Parallel first-year courses join for consumption studies

Many Cornell students cap their academic careers with a public presentation of their research during Student Symposium. But for first-year students in parallel sociology and geology courses, a chance to practice began with their very first Cornell course.

Sociology and Geology Firs-year Seminar poster presentation
Students in parallel sociology and geology First-year Seminar courses present their research projects on the Orange Carpet to students, faculty, staff, and President Jonathan Brand (fourth from right).

The two First-year Seminar courses intersected around the theme of consumption, culminating in small group projects examining the way physical objects such as cars, computers, and blue jeans affect people’s behavior, and the way consumer behavior impacts the world around us.

Students from both courses were brought together weekly to develop ideas and strengthen their research and presentation skills. After conducting independent research during their respective courses, they regrouped near the end of the block to integrate their work and develop a poster to present on the Orange Carpet.

One team studied the life cycle of the cacao bean. While the geology students in Emily Walsh’s class focused on issues like ideal soil pH and climate for the cacao plants, Erin Davis’s sociology students looked at the personal and social factors that influence chocolate consumption. Their ideas coalesced around the Fair Trade model, which aims to simultaneously benefit local ecosystems and satisfy socially-minded consumers, with better-paid farmers using more traditional farming practices as the key link.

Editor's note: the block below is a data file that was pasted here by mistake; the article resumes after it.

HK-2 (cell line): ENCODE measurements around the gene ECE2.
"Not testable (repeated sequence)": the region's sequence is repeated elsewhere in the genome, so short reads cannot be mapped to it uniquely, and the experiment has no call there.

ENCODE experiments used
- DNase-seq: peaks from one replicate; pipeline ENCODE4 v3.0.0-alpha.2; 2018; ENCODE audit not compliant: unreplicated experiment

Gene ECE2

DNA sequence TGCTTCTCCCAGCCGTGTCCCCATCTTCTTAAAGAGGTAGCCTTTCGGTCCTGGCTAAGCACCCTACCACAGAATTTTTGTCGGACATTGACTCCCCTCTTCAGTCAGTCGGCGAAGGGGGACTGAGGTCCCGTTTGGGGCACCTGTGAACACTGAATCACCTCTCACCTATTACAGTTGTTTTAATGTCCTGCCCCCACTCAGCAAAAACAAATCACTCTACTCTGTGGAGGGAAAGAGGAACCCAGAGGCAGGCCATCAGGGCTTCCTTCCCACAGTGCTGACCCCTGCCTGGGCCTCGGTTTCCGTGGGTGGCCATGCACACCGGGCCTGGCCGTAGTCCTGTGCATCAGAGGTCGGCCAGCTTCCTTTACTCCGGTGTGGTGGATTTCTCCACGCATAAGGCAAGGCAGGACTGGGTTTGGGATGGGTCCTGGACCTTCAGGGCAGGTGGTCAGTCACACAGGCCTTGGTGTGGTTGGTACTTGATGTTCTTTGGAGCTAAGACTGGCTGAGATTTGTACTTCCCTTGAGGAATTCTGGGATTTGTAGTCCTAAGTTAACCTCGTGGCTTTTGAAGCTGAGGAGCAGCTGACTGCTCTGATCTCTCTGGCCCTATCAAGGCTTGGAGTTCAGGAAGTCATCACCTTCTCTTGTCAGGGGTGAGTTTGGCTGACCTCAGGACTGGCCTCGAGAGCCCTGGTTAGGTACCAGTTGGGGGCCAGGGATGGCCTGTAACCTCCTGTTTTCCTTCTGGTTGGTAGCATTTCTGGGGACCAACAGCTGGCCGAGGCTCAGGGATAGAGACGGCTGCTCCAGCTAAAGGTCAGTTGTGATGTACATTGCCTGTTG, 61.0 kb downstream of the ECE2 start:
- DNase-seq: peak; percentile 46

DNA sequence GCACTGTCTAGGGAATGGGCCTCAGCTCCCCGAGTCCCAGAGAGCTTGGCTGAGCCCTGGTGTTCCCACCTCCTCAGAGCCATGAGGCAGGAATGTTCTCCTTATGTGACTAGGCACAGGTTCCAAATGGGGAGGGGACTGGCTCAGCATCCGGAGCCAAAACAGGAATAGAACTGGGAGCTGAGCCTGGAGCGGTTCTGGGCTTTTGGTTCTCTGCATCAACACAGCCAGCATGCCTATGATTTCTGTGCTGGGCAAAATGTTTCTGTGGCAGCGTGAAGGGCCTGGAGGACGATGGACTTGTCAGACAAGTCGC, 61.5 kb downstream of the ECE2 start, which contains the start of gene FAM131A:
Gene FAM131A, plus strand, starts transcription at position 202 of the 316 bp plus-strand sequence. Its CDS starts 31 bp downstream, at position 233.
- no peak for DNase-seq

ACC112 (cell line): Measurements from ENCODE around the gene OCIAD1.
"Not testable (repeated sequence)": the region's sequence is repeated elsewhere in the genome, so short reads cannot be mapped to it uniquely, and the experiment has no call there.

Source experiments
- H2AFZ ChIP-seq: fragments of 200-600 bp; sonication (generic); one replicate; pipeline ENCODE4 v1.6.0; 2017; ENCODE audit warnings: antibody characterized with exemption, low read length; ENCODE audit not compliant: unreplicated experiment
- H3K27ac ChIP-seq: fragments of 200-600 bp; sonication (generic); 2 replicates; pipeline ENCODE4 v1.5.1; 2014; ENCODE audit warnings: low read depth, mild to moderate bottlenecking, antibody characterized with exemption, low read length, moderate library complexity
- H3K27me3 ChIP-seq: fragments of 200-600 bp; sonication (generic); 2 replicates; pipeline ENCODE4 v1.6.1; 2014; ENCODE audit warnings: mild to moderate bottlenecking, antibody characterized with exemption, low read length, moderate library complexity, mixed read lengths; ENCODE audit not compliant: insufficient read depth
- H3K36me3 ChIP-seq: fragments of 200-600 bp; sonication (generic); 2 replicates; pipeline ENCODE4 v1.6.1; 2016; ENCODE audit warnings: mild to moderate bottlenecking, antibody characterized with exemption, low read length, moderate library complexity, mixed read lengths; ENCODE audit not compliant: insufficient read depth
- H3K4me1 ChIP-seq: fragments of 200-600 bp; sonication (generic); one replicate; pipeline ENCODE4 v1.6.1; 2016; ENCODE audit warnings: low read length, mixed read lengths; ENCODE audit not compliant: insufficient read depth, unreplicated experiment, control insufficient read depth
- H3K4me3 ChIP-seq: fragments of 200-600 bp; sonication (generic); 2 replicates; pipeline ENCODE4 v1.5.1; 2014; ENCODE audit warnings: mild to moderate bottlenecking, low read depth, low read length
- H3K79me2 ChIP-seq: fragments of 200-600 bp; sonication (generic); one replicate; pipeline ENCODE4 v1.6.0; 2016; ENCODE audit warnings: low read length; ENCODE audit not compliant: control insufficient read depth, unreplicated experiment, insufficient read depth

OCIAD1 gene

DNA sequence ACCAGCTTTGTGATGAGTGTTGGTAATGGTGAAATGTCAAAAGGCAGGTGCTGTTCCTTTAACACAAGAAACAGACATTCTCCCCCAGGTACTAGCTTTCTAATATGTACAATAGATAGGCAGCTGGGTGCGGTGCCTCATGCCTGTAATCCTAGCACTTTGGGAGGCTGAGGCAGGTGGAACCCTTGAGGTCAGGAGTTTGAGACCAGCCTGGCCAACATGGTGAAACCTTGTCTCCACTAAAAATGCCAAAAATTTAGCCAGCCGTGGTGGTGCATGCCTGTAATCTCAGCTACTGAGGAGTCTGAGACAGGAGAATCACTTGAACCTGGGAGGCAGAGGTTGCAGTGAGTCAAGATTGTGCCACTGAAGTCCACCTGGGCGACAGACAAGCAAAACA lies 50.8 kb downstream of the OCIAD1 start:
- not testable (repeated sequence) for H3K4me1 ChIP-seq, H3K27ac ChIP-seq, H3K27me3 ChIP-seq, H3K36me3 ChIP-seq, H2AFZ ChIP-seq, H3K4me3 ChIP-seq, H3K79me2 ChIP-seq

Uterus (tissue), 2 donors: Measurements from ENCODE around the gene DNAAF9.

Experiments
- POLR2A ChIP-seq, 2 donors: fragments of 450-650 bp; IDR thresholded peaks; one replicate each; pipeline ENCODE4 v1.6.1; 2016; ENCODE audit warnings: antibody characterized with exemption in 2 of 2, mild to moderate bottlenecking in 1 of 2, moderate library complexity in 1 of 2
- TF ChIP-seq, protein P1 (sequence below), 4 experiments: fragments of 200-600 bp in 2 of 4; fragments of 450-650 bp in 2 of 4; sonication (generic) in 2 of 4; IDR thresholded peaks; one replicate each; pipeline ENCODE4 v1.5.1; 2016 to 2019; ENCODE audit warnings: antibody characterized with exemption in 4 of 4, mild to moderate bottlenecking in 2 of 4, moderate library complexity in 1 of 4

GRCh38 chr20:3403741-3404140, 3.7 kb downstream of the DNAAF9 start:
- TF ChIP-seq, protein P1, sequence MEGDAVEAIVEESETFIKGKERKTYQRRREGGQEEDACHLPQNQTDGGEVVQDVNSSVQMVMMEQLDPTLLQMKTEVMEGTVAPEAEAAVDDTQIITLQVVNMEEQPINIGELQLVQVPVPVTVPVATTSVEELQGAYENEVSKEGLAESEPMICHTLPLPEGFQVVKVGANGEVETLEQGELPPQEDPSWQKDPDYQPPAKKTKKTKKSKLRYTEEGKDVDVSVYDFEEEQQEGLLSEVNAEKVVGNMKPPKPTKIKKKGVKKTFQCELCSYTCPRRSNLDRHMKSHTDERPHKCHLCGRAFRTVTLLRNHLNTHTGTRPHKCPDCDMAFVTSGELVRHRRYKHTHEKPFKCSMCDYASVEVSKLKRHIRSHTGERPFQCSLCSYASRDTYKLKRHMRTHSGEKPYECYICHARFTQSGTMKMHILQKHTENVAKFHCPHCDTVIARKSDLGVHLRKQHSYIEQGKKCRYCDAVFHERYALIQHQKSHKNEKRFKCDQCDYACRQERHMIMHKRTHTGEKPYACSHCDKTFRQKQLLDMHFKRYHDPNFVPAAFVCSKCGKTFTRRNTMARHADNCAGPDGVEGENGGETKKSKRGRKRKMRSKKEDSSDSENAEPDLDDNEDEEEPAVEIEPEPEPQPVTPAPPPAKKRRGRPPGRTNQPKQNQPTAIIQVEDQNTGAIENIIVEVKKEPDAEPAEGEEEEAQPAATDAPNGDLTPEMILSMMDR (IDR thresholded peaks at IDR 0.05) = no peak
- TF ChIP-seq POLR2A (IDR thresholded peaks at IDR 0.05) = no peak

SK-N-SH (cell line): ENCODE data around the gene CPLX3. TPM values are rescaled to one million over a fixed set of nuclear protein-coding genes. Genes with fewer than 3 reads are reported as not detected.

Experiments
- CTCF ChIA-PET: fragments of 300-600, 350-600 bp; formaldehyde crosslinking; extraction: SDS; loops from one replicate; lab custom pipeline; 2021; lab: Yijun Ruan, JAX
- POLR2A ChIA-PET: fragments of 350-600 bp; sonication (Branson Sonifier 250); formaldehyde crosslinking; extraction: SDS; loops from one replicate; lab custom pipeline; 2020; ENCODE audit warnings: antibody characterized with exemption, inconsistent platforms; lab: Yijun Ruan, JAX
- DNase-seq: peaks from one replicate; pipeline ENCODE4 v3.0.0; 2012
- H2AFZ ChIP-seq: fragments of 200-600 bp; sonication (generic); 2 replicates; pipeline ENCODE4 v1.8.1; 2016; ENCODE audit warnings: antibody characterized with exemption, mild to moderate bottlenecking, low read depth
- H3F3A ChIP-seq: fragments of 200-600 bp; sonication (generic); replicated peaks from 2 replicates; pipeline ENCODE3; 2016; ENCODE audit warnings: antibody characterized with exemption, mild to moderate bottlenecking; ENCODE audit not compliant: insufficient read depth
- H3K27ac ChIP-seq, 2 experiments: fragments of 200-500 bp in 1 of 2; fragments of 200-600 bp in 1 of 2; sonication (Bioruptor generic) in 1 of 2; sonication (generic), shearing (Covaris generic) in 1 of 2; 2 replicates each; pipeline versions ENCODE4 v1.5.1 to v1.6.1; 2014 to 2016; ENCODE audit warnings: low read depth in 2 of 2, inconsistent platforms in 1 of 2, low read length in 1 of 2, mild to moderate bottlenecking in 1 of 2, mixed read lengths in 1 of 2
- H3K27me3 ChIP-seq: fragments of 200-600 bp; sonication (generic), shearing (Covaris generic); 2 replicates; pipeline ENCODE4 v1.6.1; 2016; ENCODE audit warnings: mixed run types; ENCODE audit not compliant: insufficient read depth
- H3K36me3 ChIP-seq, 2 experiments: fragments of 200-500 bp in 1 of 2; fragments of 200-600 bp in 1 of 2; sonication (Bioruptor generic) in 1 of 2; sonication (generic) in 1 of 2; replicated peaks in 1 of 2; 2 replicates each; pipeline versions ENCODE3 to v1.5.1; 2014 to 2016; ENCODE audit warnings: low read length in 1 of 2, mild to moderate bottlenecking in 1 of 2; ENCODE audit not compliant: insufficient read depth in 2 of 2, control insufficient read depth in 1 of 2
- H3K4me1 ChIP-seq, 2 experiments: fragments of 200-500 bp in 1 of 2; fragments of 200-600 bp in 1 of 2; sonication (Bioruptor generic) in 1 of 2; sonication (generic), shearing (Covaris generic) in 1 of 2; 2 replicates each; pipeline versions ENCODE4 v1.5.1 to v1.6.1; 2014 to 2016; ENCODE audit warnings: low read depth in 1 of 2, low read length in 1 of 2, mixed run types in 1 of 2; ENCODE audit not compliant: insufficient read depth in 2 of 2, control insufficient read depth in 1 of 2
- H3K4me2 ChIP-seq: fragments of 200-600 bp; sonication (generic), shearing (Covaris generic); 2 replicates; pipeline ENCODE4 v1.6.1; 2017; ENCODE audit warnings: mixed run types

Celeste Torrence, a member of the sociology class, said the project taught her two important lessons:

“First, everything we do is a way to represent ourselves as individuals. From how we act to the kind of chocolate we buy, it’s a constant process of constructing an individuality. The second point that really affected me was realizing how my personal consumption affects others. Through what I consume, I can either support the ethical treatment of workers and development of economies, or I can support cyclical poverty.”

For Rachel Moline, another course highlight was a joint field trip to nearby Abbe Hills Farm that brought home similar lessons earlier in the block.

“At first I wasn’t exactly sure why we were there and what it had to do with our course,” she said. “But when I understood the context—seeing her respect for the land and knowledge of local geography—it all came together and made sense in terms of how she serves her customers with a community-supported model and farming practices that are healthier for the environment and for people.”